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Herford, Robert Travers°


HERFORD, ROBERT TRAVERS ° (1860–1950), English Unitarian theologian who devoted his life to research into the Judaism of the Second Temple and the Talmud, particularly the Pharisees. Travers Herford was a liberal scholar who was free of the theological prejudices of Christian scholars of Judaism and strove to present Pharisaic Judaism in an unprejudiced light. In the Oral Law he discerned a continuation of the spirit of the prophets. What the prophets demanded in vehement speeches, by emphasizing general principles, the rabbis accomplished by logical reasoning and by specifying laws and right conduct.

Herford rejected the notion that the halakhic sages placed the ceremonial act in the center of the Jewish religion: he demonstrates that in talmudic Judaism the intention is primary, but that in the view of the halakhic sages its moral content must be manifested primarily in deeds. "The yoke of the Torah" referred to disparagingly in Christian literature is to the Jew only a source of joy; its purpose is the fulfillment of God's will as it was revealed and embodied in each of the commandments, major or minor. Herford places special emphasis on the great historical function fulfilled by the Scribes and the Pharisees who brought the Torah to the people and established the synagogue as a place of learning and prayer. It popularized Judaism, and its consequent democratization of religion saved Judaism from extinction after the destruction of the Temple. Herford's view of Jewish apocalyptic literature also differs from that of Protestant scholars, who regard it as a continuation of prophecy. The Pharisees, according to Herford, did not produce apocalyptic literature but confined themselves to interpreting the Torah; the apocalyptic works were written by nonconformist groups who did, in fact, preserve the outer shell of prophetic Judaism, but did not preserve its core. That core was preserved by halakhah.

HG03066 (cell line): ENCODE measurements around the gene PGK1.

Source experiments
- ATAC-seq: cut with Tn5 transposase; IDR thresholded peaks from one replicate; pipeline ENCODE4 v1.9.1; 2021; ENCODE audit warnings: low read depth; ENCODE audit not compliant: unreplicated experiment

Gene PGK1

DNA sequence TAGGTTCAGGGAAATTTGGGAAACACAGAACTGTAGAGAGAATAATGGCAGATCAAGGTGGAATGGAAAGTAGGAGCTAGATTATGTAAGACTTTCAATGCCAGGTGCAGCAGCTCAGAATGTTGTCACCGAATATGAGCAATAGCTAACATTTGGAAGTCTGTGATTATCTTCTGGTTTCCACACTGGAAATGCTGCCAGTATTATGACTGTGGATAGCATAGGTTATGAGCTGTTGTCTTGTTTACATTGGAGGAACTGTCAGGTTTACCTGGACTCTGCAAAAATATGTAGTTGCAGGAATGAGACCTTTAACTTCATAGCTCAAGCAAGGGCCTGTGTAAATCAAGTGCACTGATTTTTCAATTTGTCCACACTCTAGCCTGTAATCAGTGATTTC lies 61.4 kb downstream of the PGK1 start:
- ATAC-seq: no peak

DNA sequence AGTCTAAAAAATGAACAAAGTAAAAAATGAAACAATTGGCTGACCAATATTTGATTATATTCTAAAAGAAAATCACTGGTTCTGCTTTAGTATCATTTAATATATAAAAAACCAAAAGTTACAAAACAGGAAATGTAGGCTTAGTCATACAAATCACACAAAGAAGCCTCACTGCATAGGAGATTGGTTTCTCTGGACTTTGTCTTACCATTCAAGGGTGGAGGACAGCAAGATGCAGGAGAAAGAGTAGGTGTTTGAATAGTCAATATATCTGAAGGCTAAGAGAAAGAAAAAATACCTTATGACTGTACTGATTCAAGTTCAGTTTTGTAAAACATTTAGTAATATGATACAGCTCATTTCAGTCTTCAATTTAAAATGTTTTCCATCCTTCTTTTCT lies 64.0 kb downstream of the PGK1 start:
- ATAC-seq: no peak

The difference between Judaism and Christianity was seen by Herford to rest on the difference between faith in a divinely revealed law, and faith in a supernatural personality capable of legislating laws which are "outside the authority of the Torah." Judaism is an independent entity and has no need of Christianity, while Christianity, according to Herford, needs Judaism's pure faith, which rejects any compromise with paganism. Without the heritage of Judaism, Christianity faces the "danger of assimilation to paganism." Not only is Judaism not a stage which led to Christianity, but rather the contrary: only after Christianity's completion of its activity will "the hidden treasure of the Pharisees be largely accepted." His most important works were Christianity in Talmud and Midrash (1903); Pharisaism, its Aim and its Method (1912); What the World Owes to the Pharisees (1919); The Pharisees (1924); Talmud and Apocrypha: A Comparative Study of the Jewish Ethical Teaching in the Early Centuries (1933); an edition of Pirkei Avot with English translation, introduction, and commentary (19624); The Separation of Christianity from Judaism (1927); and Judaism in the New Testament Period (1928).


J. Klausner, in: Ha-Shilo'aḥ, 42 (1924), 414–24 (= Yahadut ve-Enoshiyyut, 2 (1955), 284–68); idem, in: ks, 22 (1935/36), 439–50.

[Israel M. Goldman]

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